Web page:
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Mediating Factors in Secondhand Smoke and Atopic Dermatitis in Adolescents

News
Article

Investigators highlighted the importance of considering household second hand smoke exposure when evaluating adolescents with AD.

Adolescents exposed to household secondhand tobacco smoke (SHS) face an increased risk of atopic dermatitis (AD), with a notable impact on girls. A recent study conducted at the Kuwait University College of Medicine in Safat, Kuwait aimed to unravel the mechanisms connecting household SHS exposure to AD among adolescents, identifying modifiable factors in the process.1

Brian Díaz/Adobe Stock

Brian Díaz/Adobe Stock

Methods

A cross-sectional study using the International Study of Asthma and Allergies in Childhood (ISAAC) questionnaire was conducted in 9 high schools in Hawalli, Kuwait. Data on sociodemographic characteristics, tobacco smoking, household SHS exposure, asthma, and atopic dermatitis were collected. Causal mediation analysis employed an inverse odds-weighting approach.2

Results

Among participants (n = 746), 54.1% had household SHS exposure, more prevalent among Kuwaiti (79.6%) than non-Kuwaiti (20.4%) adolescents. Self-reported asthma and AD prevalences were 20.6% and 14.9%, approximately. Household SHS exposure had a significant total effect (p = 0.043), with a non-significant natural direct effect (p = 0.133) and marginally insignificant natural indirect effect (p = 0.058). Asthma status and self-reported smoking jointly mediated the risk of AD by 29.6%.

Conclusion

This study revealed that adolescents' asthma and self-reported smoking not only directly influence AD risk but also mediate the effect of household SHS exposure. A smoke-free home rule emerges as a potential intervention to minimize SHS exposure, reduce asthma development, and discourage smoking initiation among adolescents.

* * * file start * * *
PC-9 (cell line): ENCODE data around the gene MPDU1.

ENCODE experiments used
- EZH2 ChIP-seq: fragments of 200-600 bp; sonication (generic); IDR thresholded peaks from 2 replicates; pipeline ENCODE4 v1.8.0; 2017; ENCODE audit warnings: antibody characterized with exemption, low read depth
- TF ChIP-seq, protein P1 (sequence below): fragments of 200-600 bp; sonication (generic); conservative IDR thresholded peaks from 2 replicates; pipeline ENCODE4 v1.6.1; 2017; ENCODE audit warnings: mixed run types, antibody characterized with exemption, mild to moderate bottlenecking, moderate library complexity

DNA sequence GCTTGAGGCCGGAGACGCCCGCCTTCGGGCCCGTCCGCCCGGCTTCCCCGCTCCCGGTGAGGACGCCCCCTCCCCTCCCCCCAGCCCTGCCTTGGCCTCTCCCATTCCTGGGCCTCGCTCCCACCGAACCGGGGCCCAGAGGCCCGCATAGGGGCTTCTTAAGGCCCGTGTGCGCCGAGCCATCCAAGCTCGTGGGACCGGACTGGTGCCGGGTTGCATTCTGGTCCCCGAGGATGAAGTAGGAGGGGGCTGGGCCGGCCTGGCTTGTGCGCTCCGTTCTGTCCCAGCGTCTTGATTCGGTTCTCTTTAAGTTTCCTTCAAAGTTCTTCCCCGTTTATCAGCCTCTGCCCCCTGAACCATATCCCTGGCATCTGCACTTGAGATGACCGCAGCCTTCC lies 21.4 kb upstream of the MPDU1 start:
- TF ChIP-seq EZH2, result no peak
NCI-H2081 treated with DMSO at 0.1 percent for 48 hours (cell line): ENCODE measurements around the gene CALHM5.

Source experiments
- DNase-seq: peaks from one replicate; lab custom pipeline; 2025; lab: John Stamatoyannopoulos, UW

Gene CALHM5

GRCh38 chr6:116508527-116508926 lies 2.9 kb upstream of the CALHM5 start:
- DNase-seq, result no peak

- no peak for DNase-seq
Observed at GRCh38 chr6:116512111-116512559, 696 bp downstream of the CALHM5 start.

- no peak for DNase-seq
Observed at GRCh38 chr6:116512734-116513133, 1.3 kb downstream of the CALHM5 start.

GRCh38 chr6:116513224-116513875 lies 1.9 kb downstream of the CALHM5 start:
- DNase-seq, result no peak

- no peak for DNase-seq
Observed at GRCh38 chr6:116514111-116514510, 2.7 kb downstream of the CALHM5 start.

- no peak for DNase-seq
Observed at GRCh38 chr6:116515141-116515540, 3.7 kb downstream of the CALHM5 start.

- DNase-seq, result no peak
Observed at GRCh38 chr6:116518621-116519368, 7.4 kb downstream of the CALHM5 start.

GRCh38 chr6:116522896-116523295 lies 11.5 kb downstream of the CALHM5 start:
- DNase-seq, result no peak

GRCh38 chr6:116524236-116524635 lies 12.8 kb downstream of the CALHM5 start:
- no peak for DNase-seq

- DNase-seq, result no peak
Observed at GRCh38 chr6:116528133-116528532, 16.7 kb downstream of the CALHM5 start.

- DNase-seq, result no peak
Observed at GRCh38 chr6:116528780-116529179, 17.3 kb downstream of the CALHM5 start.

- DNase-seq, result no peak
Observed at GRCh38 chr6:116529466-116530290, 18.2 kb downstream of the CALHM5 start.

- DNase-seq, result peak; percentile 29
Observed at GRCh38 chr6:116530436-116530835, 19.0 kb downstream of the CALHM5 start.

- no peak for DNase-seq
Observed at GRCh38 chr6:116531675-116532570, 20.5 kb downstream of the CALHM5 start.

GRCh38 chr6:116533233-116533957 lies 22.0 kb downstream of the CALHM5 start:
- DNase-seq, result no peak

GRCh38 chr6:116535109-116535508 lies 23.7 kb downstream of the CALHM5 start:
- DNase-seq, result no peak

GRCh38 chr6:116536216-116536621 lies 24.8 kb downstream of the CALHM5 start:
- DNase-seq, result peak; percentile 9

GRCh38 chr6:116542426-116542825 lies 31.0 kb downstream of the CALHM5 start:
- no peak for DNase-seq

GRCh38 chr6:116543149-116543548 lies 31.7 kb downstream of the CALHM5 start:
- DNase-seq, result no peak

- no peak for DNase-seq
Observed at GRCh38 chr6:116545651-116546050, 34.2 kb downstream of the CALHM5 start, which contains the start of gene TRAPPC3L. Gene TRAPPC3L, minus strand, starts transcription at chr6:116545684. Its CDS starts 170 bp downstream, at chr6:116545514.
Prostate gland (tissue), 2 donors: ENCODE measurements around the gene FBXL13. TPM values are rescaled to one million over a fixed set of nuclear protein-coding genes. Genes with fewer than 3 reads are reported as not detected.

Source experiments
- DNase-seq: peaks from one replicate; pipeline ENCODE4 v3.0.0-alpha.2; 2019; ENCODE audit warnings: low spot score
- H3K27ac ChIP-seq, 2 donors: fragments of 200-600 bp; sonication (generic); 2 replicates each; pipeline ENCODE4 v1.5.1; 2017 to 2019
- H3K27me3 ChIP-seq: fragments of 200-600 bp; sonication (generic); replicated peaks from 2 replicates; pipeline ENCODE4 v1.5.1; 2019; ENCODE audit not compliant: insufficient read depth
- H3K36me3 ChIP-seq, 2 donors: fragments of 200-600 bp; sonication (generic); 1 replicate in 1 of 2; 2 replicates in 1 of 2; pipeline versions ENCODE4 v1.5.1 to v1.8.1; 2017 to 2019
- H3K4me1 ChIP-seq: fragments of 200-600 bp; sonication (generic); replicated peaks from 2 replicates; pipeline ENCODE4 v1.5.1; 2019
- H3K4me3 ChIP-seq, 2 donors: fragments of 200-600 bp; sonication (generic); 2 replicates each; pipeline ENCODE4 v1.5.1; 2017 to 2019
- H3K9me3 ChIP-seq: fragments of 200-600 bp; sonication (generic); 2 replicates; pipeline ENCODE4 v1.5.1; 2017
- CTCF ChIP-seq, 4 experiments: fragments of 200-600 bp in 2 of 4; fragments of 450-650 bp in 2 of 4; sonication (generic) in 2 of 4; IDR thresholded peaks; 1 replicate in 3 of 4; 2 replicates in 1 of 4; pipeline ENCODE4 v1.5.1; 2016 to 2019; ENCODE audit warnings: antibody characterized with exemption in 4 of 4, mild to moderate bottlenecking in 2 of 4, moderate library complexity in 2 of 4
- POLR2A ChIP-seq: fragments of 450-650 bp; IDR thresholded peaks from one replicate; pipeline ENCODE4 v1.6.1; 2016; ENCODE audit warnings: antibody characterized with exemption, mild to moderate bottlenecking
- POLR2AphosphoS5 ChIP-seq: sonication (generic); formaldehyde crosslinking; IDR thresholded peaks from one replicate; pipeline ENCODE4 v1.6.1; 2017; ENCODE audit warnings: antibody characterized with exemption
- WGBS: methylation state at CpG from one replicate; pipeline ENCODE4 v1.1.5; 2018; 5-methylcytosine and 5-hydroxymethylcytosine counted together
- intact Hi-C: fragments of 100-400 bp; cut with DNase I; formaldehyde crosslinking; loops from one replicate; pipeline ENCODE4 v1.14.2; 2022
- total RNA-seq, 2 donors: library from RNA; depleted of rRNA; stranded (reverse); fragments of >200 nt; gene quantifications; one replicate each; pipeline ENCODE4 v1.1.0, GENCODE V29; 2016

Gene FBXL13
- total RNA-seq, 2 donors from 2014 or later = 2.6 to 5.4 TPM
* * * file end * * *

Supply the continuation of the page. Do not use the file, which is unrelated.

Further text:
The study adds to the limited literature on the relationship between household SHS exposure and AD among adolescents, particularly in Middle Eastern countries like Kuwait. The prevalence of household SHS exposure aligns with previous reports, emphasizing the urgent need for interventions. The novel aspect lies in the causal mediation analysis, shedding light on the interconnectedness of factors influencing AD.

The findings affirm the multifaceted impact of household SHS exposure on adolescents, extending beyond direct effects. The identification of asthma and self-reported smoking as mediators underscores the need for targeted interventions. A significant proportion of AD risk is mediated through these factors, emphasizing their role in shaping health outcomes.

Study Strengths and Limitations

The study's strengths included the use of the ISAAC questionnaire, providing standardized and reliable data. The inverse odds-weighting approach for causal mediation analysis enhances the robustness of the findings. Sensitivity analyses further validate the results, highlighting the study's methodological rigor.

However, some limitations warrant consideration. The cross-sectional design limits establishing causation, emphasizing the need for longitudinal studies. The reliance on self-reported data introduces potential recall bias, though efforts to minimize this were undertaken. Additionally, the study's focus on a specific region may affect generalizability, urging caution in applying findings to diverse populations.

Future Considerations

This study contributes valuable insights into the complex relationship between household SHS exposure and AD among adolescents. The identification of asthma and self-reported smoking as mediating factors emphasizes the interconnectedness of health outcomes. Dermatology clinicians can leverage these findings to advocate for holistic interventions that address both direct and mediated effects, fostering healthier environments for adolescents.

Moreover, the study advocated for a comprehensive approach to tackle AD among adolescents, including strategies to incorporate measures to reduce SHS exposure, prevent asthma development, and discourage smoking initiation.

References

1. Akhtar S, Al-Shanfari S, Booalayan H, et al. Exposure to household secondhand tobacco smoke and the odds of developing atopic dermatitis among adolescents: A causal mediation analysis. Tob Induc Dis. 2024;22:10.18332/tid/176967. Published 2024 Feb 1. doi:10.18332/tid/176967

2. Oliveira EF, Penedo C, Valle SOR, Kuschnir FC. Validation and reproducibility of the International Study of Asthma and Allergies in Childhood (ISAAC) Written Atopic Eczema Questionnaire for telephone survey in children aged 6-7 years. An Bras Dermatol. 2022;97(2):173-178. doi:10.1016/j.abd.2021.03.010

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